It is at this point that awe and trembling fall upon us as we read the records. If the story is false, it is at least a much stranger story than we expected, something for which philosophical ‘religion’, psychical research, and popular superstition have all alike failed to prepare us. If the story is true, then a wholly new mode of being has arisen in the universe. (C. S. Lewis, Miracles, New York: Macmillan, 1978, pp. 143-148)
Friday, March 25, 2016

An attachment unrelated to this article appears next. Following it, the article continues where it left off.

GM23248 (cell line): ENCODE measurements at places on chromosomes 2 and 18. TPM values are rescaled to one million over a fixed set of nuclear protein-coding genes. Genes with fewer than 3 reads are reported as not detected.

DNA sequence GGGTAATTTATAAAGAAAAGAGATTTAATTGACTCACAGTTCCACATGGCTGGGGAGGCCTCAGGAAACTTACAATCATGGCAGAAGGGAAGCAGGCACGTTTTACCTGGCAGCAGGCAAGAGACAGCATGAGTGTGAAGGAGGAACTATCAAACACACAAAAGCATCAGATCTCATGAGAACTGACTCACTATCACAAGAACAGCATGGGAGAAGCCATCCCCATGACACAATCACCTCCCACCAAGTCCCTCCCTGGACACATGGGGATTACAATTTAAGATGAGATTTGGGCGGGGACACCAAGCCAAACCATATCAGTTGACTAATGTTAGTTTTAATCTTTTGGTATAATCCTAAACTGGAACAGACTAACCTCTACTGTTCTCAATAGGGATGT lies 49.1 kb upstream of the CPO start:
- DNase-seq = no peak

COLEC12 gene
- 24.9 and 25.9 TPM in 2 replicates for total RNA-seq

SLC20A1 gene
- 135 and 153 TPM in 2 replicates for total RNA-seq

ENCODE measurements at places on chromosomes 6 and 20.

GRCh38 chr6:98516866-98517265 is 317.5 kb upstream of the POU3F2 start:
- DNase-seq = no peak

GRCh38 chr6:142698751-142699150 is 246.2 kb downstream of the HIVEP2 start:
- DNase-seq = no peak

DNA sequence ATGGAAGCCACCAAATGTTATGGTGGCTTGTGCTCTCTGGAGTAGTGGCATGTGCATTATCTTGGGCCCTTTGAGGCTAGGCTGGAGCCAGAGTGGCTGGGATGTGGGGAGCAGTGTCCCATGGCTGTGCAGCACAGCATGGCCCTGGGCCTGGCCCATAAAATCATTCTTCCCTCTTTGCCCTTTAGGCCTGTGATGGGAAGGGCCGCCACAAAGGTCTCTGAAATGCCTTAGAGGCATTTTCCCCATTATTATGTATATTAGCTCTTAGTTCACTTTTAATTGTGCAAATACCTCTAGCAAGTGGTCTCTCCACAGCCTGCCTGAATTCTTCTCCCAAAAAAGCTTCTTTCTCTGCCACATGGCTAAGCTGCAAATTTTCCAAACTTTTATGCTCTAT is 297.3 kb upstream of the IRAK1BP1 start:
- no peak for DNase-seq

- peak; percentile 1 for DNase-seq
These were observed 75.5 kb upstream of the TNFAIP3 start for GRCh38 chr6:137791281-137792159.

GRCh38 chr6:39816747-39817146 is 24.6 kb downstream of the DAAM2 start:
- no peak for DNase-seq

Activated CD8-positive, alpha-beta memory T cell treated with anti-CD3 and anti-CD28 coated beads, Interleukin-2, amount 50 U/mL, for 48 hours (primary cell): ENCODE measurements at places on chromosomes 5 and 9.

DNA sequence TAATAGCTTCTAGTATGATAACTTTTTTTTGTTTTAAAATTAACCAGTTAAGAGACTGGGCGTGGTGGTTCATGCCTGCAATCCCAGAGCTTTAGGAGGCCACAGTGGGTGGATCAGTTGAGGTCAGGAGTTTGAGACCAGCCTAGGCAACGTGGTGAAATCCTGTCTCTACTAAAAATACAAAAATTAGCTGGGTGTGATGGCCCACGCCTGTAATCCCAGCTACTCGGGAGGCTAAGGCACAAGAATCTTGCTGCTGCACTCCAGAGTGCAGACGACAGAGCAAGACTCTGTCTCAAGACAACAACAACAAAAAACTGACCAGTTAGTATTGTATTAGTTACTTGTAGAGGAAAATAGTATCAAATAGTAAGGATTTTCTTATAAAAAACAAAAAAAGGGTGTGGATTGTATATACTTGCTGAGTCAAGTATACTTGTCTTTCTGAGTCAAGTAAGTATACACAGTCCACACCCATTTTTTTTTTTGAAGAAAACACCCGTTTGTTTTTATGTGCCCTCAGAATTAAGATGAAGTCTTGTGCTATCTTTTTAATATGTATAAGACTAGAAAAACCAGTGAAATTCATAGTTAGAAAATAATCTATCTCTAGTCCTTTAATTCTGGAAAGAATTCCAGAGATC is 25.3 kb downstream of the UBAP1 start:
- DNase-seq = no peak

Does not every movement in the Passion write large some common element in the sufferings of our race? First, the prayer of anguish; not granted. Then He turns to His friends. They are asleep--as ours, or we, are so often, or busy, or away, or preoccupied. Then He faces the Church, the very Church that He brought into existence. It condemns Him. This also is characteristic. In every Church, in every institution, there is something which sooner or later works against the very purpose for which it came into existence. But there seems to be another chance. There is the State; in this case, the Roman state. its pretensions are far lower than those of the Jewish church, but for that very reason it may be free from local fanaticisms. It claims to be just on a rough, worldly level. Yes, but only so far as is consistent with political expediency and raison d'état. One becomes a counter in a complicated game. But even now all is not lost. There is still an appeal to the People--the poor and simple whom He had blessed, whom He had healed and fed and taught, to whom He Himself belongs. But they have become over-night (it is nothing unusual) a murderous rabble shouting for His blood. There is, then, nothing left but God. And to God, God's last words are "Why hast thou forsaken me?"